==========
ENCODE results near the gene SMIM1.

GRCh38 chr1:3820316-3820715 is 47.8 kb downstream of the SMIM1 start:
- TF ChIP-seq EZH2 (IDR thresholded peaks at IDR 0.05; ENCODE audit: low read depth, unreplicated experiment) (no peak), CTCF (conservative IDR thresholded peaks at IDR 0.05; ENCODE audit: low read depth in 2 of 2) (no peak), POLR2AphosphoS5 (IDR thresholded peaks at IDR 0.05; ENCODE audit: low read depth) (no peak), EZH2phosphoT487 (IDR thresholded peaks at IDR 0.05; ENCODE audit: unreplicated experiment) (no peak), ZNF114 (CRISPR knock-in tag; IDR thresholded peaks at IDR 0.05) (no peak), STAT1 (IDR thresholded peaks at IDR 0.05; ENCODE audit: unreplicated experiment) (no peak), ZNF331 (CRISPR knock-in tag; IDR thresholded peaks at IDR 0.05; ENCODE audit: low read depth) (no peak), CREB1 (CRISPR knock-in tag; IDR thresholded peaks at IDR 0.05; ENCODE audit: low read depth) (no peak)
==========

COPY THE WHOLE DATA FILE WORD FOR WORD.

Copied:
ENCODE results near the gene SMIM1.

GRCh38 chr1:3820316-3820715 is 47.8 kb downstream of the SMIM1 start:
- TF ChIP-seq EZH2 (IDR thresholded peaks at IDR 0.05; ENCODE audit: low read depth, unreplicated experiment) (no peak), CTCF (conservative IDR thresholded peaks at IDR 0.05; ENCODE audit: low read depth in 2 of 2) (no peak), POLR2AphosphoS5 (IDR thresholded peaks at IDR 0.05; ENCODE audit: low read depth) (no peak), EZH2phosphoT487 (IDR thresholded peaks at IDR 0.05; ENCODE audit: unreplicated experiment) (no peak), ZNF114 (CRISPR knock-in tag; IDR thresholded peaks at IDR 0.05) (no peak), STAT1 (IDR thresholded peaks at IDR 0.05; ENCODE audit: unreplicated experiment) (no peak), ZNF331 (CRISPR knock-in tag; IDR thresholded peaks at IDR 0.05; ENCODE audit: low read depth) (no peak), CREB1 (CRISPR knock-in tag; IDR thresholded peaks at IDR 0.05; ENCODE audit: low read depth) (no peak)